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Guantanamo Bay: The Legal Black Hole1

Published online by Cambridge University Press:  17 January 2008


The most powerful democracy is detaining hundreds of suspected foot soldiers of the Taliban in a legal black hole at the United States naval base at Guantanamo Bay, where they await trial on capital charges by military tribunals. This episode must be put in context. Democracies must defend themselves. Democracies are entitled to try officers and soldiers of enemy forces for war crimes. But it is a recurring theme in history that in times of war, armed conflict, or perceived national danger, even liberal democracies adopt measures infringing human rights in ways that are wholly disproportionate to the crisis. One tool at hand is detention without charge or trial, that is, executive detention. Ill-conceived rushed legislation is passed granting excessive powers to executive governments which compromise the rights and liberties of individuals beyond the exigencies of the situation. Often the loss of liberty is permanent. Executive branches of government, faced with a perceived emergency, often resort to excessive measures. The litany of grave abuses of power by liberal democratic governments is too long to recount, but in order to understand and to hold governments to account, we do well to take intoaccount the circles of history.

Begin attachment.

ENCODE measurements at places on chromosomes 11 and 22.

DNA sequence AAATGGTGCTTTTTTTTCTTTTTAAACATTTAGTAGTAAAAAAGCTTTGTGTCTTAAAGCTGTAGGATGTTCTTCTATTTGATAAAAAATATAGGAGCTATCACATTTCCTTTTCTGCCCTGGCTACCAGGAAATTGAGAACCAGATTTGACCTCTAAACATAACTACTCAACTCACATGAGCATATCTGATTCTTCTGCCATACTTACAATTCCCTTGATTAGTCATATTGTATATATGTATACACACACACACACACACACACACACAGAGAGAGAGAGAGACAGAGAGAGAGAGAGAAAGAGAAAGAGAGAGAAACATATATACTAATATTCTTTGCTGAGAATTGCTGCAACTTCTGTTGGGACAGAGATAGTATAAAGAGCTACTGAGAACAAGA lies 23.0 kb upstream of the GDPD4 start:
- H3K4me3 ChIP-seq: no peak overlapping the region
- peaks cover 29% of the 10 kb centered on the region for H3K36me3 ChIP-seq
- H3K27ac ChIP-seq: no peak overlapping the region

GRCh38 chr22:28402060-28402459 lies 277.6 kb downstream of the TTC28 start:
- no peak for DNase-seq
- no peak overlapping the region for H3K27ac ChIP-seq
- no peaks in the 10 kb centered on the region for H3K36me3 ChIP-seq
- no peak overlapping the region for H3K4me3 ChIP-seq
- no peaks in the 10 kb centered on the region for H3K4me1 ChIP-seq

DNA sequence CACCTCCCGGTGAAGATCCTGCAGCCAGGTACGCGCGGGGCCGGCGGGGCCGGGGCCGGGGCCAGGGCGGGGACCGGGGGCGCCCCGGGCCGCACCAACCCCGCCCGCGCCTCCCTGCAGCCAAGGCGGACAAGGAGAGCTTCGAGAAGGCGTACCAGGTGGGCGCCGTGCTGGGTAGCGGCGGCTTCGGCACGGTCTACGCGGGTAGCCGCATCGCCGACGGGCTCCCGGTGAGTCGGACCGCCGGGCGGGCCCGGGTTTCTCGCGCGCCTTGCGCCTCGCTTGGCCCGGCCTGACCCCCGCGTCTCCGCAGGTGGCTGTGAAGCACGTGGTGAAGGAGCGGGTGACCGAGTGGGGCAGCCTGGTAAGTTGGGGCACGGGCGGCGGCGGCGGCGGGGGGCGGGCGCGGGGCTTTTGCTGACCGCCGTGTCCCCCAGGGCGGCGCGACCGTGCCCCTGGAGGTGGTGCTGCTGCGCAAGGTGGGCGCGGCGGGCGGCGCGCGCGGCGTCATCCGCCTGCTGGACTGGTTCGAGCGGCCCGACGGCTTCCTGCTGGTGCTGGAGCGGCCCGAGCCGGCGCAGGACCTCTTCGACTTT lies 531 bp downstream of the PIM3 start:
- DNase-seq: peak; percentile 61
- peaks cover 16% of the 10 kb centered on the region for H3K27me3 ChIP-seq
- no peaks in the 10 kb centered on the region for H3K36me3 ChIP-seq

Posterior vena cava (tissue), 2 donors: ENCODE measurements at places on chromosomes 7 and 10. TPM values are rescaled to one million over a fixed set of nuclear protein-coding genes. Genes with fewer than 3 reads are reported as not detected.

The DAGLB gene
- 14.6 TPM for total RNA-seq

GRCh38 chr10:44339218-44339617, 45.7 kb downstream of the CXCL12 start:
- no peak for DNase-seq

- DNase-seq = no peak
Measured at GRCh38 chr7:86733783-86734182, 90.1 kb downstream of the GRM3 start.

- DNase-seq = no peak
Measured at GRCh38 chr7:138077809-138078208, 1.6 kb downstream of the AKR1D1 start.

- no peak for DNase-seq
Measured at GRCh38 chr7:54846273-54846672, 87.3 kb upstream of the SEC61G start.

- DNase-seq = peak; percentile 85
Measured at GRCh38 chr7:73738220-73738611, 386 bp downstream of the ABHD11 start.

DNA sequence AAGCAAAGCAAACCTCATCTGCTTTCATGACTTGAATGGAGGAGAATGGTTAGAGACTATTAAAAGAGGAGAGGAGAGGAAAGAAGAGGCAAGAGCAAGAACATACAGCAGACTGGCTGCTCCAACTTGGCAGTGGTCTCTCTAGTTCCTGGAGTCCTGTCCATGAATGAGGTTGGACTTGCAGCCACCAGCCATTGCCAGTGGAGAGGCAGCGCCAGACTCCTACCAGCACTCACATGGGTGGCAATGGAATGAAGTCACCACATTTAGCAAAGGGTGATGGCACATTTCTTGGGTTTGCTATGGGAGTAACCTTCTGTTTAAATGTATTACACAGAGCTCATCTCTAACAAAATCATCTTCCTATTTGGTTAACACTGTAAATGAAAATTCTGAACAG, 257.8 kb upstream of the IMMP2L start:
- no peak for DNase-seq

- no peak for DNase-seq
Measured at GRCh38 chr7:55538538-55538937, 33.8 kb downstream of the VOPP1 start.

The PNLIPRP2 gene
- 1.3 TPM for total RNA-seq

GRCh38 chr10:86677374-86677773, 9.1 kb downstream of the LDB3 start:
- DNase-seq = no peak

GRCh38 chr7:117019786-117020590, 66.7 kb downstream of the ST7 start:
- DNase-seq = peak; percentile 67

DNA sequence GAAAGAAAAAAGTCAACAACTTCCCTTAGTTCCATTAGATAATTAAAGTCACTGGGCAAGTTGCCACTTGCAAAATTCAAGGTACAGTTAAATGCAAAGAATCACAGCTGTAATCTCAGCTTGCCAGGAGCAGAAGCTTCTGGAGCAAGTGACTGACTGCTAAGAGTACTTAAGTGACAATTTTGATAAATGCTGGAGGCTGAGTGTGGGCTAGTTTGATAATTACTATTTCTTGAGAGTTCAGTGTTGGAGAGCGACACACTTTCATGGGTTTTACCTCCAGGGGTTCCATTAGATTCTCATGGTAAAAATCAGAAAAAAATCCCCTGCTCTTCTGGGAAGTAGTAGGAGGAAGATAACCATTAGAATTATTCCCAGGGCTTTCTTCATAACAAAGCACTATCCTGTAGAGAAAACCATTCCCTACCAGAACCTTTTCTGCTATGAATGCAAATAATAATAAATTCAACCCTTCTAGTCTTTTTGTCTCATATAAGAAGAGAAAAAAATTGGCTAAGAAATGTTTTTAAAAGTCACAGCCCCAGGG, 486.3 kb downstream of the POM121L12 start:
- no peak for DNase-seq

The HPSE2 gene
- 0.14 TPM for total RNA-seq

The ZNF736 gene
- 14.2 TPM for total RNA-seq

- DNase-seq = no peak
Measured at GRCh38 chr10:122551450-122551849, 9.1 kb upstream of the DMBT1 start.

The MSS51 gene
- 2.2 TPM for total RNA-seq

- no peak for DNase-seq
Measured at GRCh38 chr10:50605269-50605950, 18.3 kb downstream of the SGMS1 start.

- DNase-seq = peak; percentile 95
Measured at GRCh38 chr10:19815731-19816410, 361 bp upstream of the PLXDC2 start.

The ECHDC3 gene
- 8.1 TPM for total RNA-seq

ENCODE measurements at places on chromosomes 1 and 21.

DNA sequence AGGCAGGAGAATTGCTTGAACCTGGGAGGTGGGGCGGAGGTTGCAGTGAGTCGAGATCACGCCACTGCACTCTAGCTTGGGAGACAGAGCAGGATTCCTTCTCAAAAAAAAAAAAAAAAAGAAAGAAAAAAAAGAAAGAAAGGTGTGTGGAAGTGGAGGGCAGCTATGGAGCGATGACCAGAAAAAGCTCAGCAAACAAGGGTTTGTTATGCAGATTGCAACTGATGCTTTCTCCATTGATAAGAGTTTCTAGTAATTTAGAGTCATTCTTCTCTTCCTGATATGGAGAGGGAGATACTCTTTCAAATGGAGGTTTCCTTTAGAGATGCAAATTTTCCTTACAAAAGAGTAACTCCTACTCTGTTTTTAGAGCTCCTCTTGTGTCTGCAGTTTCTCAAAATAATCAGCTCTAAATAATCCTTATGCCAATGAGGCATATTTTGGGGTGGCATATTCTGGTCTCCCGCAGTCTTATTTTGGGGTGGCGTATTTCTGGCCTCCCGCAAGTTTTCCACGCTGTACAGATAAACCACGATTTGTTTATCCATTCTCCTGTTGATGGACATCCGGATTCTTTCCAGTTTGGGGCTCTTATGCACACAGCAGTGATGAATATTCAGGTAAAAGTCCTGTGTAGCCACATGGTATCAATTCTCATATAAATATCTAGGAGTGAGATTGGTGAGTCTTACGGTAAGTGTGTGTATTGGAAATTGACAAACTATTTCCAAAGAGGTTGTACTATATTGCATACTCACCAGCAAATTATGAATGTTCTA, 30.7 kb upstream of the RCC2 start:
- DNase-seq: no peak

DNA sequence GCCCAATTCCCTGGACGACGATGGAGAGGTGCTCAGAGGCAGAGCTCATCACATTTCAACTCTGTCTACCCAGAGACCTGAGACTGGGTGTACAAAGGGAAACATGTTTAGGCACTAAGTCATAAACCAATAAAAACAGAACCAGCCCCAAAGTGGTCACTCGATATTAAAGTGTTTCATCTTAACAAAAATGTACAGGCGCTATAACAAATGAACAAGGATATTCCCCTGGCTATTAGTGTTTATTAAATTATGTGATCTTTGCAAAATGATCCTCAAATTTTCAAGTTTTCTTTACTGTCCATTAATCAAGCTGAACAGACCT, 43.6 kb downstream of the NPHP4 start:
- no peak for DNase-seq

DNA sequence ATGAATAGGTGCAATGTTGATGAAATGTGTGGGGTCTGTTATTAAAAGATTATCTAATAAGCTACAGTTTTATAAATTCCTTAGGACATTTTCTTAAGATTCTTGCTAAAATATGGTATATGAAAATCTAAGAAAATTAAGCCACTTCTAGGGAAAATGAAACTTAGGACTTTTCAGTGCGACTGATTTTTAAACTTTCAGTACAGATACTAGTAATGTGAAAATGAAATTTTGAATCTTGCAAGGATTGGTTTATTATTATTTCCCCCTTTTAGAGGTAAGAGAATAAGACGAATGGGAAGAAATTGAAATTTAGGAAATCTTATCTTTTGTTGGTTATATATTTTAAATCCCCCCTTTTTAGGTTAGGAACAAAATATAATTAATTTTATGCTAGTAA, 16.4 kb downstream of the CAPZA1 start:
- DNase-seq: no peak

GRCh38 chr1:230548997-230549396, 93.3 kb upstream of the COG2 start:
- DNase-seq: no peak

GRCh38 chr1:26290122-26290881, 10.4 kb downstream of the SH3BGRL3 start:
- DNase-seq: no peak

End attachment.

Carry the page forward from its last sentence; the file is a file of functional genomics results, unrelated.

Guantanamo Bay: The Legal Black Hole1
Copyright © British Institute of International and Comparative Law 2004

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1 This is the text of the Twenty-Seventh FA Mann Lecture, organized by the British Institute of International and Comparative Law and Herbert Smith and held in Lincoln's Inn Old Hall, 25 November 2003 with Sir Lawrence Collins in the chair.Google Scholar

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52 I have been greatly helped in preparing this lecture by my wife, Susan, by Laura Johnson, my judicial assistant, and by Alex Glassbrook, my son-in-law.

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